The ongoing trade wars between the U.S. and the EU have led to “colossal” losses, according to Bordeaux winemakers. Now, those winemakers want a bailout, to the tune of 300 million euros ($330m), The Times reports.

After a 46-percent drop in wine exports to the U.S., the world’s second-largest import market for its wines, the Bordeaux Interprofessional Wine Council (CIVB) has requested the French government step in to protect their livelihoods.

The Trump administration imposed 25 percent tariffs on numerous European imports last October, due to an Airbus-Boeing dispute. While an additional round of tariffs were put on hold in January, those currently in effect have already had widespread impact on both sides of the Atlantic.

Unlike American grain farmers affected by an unrelated trade war with China, wine importers and distributors in the U.S. have not received any subsidies to offset the losses caused by the increase in prices. As a result, they’re cutting costs by buying less wine from abroad.

“Every passing day brings a new drama,” Georges Haushalter, deputy chair of the Union of Bordeaux Wine Merchants, complained, noting that French containers are being delayed at the request of their American customers, who must pay the increased fees upon import.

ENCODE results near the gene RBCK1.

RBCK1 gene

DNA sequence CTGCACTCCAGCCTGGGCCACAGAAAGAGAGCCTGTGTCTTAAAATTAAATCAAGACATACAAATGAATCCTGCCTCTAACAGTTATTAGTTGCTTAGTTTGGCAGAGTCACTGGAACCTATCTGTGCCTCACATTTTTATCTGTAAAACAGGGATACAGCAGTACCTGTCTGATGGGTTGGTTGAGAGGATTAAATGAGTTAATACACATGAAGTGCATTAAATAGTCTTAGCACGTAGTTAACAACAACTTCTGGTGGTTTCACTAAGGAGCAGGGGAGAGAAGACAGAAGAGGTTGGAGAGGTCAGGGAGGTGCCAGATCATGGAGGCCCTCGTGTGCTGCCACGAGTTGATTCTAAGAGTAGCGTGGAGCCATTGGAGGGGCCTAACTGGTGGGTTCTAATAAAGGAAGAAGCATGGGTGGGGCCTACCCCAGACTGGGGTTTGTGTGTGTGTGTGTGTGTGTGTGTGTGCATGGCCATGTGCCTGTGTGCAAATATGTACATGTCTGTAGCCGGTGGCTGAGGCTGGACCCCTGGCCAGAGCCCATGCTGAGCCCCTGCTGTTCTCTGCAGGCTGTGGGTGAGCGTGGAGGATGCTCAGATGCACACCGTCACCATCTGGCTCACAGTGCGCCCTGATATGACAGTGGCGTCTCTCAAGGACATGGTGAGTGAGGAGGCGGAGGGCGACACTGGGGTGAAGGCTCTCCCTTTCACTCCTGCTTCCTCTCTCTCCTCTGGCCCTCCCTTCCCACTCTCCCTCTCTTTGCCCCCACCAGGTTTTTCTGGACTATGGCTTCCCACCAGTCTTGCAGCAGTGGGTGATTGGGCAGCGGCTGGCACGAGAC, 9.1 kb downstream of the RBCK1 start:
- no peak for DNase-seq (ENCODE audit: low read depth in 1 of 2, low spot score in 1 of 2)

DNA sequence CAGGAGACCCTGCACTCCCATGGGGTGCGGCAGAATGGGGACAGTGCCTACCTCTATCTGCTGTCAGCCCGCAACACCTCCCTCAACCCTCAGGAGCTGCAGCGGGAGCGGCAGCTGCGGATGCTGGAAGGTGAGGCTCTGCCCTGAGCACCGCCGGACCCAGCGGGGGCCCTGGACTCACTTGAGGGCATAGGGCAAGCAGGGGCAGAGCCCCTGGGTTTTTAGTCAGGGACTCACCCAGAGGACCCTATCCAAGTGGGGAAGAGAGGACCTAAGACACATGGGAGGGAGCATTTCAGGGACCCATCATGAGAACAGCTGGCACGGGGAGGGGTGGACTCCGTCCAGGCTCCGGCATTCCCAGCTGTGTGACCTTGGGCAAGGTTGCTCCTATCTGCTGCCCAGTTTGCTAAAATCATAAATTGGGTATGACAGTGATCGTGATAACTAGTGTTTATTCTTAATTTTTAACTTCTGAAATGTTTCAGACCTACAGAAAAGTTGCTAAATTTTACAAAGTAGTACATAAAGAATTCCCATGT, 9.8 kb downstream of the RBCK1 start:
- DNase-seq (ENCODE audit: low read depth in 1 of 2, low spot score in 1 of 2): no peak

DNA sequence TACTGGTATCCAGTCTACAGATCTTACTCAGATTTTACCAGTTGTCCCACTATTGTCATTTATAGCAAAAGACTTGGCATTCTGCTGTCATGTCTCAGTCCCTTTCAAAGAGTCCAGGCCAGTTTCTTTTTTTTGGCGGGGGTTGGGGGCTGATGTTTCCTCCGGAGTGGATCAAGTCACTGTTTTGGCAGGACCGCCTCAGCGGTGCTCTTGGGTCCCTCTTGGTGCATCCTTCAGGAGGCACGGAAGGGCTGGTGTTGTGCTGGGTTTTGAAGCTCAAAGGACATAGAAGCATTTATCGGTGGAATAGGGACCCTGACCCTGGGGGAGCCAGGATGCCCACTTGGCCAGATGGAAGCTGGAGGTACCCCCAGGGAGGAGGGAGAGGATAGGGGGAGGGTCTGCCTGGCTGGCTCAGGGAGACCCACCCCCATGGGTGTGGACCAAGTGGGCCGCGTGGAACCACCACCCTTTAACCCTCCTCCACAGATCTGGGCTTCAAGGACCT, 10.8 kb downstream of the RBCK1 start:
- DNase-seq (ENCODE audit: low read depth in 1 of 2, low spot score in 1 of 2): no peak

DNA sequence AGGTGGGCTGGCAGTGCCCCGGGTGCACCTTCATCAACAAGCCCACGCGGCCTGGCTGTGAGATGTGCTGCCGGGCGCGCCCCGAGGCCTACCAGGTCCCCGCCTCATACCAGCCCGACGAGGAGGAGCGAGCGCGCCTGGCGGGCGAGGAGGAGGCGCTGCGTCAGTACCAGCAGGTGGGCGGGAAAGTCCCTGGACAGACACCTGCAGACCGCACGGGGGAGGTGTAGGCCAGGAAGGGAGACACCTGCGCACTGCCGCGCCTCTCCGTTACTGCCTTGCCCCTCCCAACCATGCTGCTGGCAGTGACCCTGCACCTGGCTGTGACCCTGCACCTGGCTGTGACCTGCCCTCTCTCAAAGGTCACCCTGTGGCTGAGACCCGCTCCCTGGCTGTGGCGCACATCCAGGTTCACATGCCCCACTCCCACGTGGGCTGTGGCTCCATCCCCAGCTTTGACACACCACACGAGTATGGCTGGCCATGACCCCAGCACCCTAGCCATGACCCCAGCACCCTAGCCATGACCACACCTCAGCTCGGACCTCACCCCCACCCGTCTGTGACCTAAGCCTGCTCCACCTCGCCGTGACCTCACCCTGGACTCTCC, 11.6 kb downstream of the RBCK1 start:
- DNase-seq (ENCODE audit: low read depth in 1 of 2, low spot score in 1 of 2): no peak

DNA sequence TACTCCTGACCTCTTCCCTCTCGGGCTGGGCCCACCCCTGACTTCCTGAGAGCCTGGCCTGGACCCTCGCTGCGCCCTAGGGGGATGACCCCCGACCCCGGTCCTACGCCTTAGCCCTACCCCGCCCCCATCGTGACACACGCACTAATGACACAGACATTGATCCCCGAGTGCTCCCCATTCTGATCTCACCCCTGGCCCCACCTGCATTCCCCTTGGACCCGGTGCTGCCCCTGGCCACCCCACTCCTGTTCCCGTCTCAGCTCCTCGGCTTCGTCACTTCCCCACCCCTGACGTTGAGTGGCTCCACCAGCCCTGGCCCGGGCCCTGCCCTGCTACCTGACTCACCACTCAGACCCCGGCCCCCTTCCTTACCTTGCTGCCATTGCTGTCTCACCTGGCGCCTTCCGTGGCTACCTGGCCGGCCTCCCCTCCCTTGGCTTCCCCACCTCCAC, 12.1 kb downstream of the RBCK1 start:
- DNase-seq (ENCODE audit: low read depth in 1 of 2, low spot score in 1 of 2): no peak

Cédric Coubris, president of the Gironde Federation of Independent Winegrowers, estimates the economic fallout from these tariffs for French winemakers at 20 million euros ($22m) in the past two months alone.

The French government has responded to the CIVB’s request with a proposal for a Europe-wide fund, but that’s not good enough for Bordeaux winemakers, who want a guarantee that they will be specifically taken care of.

“It will be long, costly, and difficult to get back our place,” Haushalter said. “In six months, we will be dead.”